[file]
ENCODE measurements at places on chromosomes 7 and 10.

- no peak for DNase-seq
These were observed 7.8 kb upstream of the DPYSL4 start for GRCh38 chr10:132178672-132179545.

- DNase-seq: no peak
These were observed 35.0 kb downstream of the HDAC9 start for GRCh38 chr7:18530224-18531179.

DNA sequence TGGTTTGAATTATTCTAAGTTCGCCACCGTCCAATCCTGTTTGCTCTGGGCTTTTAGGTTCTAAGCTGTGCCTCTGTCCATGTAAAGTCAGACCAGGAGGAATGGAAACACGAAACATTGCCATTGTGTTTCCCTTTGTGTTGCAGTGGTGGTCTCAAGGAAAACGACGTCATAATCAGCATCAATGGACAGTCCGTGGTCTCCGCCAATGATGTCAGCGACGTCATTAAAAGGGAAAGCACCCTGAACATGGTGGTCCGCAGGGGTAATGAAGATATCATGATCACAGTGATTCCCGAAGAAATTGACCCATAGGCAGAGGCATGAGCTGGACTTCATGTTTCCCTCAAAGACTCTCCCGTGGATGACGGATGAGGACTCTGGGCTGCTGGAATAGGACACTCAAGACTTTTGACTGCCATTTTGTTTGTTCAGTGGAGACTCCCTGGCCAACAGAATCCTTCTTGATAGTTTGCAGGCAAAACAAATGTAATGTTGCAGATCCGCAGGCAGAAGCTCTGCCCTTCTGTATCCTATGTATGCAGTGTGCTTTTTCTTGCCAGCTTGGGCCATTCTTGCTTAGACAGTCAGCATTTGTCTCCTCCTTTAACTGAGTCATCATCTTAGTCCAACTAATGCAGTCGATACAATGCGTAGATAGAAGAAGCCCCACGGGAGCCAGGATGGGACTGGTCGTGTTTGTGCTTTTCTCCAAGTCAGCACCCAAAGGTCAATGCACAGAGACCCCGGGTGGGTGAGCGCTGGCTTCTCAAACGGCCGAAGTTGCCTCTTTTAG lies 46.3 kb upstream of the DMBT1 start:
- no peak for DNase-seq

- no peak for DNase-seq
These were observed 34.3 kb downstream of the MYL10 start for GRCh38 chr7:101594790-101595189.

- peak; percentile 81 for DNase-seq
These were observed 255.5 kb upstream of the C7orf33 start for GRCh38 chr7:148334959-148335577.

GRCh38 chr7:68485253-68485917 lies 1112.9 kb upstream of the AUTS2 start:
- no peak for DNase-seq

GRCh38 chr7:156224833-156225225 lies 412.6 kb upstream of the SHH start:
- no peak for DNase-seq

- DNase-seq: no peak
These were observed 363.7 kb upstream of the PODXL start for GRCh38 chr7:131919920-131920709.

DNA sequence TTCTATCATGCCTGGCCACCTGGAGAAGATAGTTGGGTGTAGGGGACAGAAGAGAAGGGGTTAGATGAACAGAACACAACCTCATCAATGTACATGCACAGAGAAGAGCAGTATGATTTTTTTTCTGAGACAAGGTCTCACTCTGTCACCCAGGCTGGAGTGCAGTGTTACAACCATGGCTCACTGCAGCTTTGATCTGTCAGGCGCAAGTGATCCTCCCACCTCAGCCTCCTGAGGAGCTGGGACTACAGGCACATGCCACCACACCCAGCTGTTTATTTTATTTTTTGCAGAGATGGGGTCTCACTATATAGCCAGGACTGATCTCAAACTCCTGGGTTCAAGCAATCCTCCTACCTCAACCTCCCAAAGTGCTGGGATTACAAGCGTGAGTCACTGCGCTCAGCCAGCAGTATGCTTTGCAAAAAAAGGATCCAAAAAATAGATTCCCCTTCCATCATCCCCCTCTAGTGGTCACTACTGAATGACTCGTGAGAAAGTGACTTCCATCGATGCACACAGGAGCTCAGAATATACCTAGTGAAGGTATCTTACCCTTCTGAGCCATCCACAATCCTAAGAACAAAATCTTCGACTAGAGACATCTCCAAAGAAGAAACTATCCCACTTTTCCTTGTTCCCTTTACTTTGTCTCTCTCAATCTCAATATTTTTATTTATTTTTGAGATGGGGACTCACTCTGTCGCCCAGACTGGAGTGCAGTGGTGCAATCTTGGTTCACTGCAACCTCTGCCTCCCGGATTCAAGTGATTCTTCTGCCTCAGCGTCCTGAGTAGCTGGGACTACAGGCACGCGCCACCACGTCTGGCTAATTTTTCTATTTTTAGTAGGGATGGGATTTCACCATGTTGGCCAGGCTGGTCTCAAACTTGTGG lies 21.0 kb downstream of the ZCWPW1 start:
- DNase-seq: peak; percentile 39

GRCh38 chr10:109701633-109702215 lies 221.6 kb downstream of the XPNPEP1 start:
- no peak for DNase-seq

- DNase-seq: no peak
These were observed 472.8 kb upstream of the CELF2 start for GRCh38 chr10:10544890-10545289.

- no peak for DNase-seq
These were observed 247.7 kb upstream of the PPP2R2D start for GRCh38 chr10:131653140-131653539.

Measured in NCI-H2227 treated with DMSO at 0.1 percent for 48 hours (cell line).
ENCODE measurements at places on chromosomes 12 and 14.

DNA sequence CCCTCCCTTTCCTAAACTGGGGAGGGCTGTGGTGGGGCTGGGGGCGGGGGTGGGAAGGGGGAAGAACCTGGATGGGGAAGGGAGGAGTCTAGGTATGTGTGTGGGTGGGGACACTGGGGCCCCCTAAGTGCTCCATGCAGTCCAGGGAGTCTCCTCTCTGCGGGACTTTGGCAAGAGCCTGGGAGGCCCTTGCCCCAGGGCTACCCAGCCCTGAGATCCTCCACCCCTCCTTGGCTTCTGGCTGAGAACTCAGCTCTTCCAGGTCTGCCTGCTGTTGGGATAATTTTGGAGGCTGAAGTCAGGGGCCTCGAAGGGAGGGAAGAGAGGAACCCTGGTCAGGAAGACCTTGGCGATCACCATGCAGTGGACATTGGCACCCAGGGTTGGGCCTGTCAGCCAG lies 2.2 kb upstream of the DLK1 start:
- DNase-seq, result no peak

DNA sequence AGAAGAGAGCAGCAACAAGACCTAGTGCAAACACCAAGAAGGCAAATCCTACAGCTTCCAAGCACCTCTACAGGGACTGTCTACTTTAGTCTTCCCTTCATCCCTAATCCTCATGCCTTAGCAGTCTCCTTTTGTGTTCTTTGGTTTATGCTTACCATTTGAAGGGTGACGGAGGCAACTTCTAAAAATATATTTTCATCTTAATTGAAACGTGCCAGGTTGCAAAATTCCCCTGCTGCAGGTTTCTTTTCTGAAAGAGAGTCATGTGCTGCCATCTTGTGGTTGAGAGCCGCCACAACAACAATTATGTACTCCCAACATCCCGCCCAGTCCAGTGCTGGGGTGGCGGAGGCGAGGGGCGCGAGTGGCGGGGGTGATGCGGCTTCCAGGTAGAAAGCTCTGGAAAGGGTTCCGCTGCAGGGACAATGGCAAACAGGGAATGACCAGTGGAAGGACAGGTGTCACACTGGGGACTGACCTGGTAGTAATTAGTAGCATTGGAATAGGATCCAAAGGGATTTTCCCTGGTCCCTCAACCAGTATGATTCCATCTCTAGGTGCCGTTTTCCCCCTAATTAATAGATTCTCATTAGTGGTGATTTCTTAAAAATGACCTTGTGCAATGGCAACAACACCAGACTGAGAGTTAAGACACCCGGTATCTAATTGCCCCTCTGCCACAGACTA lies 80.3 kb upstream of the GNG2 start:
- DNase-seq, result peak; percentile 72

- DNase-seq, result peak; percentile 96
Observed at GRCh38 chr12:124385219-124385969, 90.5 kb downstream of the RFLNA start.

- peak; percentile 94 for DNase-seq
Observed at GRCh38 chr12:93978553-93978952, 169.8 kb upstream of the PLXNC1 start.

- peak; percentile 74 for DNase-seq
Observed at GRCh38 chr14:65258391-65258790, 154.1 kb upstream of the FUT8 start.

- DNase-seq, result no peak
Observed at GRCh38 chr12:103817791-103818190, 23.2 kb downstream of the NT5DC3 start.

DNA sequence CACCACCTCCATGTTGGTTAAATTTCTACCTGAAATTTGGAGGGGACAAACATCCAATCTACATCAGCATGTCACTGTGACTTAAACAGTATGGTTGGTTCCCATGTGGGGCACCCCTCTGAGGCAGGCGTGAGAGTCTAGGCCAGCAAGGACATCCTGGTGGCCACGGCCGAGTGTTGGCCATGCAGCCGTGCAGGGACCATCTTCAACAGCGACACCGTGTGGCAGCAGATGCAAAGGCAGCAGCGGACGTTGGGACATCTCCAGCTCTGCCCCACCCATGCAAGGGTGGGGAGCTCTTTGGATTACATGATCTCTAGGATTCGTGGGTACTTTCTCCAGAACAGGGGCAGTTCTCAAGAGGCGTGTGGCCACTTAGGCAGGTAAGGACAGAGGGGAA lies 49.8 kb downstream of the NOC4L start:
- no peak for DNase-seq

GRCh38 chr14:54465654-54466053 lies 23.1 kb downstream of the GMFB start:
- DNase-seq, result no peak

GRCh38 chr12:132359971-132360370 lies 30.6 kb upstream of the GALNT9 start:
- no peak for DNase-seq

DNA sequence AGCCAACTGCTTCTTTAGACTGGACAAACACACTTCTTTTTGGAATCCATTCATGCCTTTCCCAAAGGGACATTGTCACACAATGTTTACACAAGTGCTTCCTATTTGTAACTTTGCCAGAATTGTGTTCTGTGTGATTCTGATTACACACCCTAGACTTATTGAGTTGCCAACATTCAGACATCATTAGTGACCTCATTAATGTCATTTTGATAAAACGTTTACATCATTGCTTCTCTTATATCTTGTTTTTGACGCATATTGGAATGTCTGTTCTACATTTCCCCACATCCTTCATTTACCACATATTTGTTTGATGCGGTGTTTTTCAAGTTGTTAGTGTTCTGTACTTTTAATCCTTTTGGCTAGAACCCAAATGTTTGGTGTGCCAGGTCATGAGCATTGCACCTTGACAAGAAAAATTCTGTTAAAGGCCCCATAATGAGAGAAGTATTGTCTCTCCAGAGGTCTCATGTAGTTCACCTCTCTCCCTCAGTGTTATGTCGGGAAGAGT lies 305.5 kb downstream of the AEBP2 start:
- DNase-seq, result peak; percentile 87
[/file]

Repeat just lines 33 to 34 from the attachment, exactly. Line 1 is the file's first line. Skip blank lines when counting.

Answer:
Observed at GRCh38 chr12:124385219-124385969, 90.5 kb downstream of the RFLNA start.

- peak; percentile 94 for DNase-seq